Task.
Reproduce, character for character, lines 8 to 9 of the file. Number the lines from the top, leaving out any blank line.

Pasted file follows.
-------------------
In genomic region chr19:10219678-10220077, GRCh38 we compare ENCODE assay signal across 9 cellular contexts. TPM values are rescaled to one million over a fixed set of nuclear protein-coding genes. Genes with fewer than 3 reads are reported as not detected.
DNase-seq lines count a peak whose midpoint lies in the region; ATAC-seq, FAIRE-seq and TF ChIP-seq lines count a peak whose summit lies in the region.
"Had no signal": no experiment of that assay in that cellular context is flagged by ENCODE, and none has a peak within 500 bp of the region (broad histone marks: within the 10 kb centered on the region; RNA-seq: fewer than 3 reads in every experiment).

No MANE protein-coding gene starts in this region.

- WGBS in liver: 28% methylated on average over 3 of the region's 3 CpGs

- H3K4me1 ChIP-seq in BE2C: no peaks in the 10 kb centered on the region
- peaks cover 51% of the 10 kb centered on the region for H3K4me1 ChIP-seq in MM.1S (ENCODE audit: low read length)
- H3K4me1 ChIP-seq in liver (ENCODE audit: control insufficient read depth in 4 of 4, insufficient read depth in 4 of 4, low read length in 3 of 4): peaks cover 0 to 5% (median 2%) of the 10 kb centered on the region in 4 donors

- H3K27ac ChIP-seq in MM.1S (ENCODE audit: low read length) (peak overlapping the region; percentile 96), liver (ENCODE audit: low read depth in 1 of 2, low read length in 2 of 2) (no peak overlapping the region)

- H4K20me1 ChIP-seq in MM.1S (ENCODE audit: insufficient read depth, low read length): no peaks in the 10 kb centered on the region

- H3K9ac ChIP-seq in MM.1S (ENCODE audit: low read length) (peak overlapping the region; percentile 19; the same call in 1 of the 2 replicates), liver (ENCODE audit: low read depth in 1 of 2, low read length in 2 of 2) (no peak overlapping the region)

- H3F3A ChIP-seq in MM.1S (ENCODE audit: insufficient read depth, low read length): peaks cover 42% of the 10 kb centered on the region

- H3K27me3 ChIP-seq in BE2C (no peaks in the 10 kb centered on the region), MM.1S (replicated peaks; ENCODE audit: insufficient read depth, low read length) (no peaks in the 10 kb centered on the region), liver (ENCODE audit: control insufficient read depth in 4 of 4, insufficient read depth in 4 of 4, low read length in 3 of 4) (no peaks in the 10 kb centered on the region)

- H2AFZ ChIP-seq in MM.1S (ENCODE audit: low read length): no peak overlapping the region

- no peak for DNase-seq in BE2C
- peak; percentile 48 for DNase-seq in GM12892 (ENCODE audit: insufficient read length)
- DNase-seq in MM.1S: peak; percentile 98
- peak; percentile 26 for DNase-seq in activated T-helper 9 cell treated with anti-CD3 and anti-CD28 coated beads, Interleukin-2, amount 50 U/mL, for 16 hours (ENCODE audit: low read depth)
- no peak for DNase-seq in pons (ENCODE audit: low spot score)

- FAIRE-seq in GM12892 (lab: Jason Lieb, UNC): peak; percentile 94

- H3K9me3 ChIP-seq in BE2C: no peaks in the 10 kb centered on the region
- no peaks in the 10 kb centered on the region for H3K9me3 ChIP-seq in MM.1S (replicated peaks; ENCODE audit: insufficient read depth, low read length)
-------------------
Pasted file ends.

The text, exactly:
- H3K4me1 ChIP-seq in liver (ENCODE audit: control insufficient read depth in 4 of 4, insufficient read depth in 4 of 4, low read length in 3 of 4): peaks cover 0 to 5% (median 2%) of the 10 kb centered on the region in 4 donors

- H3K27ac ChIP-seq in MM.1S (ENCODE audit: low read length) (peak overlapping the region; percentile 96), liver (ENCODE audit: low read depth in 1 of 2, low read length in 2 of 2) (no peak overlapping the region)